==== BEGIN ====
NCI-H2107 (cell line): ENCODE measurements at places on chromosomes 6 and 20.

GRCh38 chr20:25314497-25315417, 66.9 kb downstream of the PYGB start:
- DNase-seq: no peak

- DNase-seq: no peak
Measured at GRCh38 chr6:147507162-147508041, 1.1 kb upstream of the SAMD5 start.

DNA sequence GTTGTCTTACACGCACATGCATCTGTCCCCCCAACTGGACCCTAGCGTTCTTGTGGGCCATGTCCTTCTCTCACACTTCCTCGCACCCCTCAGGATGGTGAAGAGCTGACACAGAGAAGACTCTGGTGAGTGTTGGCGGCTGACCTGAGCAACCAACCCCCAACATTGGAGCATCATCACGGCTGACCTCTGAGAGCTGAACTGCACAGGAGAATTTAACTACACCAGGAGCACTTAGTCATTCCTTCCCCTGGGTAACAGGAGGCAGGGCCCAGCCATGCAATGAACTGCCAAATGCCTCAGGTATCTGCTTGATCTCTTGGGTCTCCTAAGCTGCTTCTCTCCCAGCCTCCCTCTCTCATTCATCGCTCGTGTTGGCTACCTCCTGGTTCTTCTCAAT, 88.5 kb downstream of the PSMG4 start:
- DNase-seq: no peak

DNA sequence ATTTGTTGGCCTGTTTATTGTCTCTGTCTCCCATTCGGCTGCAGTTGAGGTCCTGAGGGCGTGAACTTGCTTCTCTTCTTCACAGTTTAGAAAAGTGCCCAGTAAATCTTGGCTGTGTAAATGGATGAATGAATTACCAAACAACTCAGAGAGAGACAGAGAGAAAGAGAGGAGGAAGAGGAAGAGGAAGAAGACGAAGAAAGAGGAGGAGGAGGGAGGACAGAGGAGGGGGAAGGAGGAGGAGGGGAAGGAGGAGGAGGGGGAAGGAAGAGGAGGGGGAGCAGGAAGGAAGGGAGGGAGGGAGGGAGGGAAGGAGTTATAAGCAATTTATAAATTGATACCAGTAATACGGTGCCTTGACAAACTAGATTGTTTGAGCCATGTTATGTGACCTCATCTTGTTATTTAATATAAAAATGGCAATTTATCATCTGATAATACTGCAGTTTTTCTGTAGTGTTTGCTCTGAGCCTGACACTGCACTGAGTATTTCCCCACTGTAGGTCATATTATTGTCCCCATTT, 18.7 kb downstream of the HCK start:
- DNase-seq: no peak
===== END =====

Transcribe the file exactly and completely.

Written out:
NCI-H2107 (cell line): ENCODE measurements at places on chromosomes 6 and 20.

GRCh38 chr20:25314497-25315417, 66.9 kb downstream of the PYGB start:
- DNase-seq: no peak

- DNase-seq: no peak
Measured at GRCh38 chr6:147507162-147508041, 1.1 kb upstream of the SAMD5 start.

DNA sequence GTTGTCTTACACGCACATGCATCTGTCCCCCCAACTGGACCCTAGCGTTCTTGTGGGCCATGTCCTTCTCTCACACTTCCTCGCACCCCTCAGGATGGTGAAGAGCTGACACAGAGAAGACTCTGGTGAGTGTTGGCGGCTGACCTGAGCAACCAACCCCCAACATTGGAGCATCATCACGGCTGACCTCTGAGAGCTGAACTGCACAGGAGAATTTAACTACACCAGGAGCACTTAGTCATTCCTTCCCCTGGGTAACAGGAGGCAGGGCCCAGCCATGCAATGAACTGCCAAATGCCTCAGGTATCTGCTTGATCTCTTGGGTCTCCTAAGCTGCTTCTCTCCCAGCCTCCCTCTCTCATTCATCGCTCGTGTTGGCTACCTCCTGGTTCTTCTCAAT, 88.5 kb downstream of the PSMG4 start:
- DNase-seq: no peak

DNA sequence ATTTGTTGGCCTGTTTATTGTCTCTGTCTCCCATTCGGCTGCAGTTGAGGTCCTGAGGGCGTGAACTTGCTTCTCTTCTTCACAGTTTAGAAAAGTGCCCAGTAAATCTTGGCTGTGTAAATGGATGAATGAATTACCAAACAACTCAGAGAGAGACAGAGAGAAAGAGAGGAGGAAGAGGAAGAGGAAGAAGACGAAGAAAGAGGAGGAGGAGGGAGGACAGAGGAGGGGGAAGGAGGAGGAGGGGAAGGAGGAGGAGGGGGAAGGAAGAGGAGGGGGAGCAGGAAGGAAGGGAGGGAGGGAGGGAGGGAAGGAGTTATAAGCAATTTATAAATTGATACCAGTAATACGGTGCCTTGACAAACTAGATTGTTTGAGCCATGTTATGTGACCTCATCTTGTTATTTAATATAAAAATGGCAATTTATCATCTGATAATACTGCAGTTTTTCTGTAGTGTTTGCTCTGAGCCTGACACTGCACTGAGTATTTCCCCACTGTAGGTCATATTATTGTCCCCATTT, 18.7 kb downstream of the HCK start:
- DNase-seq: no peak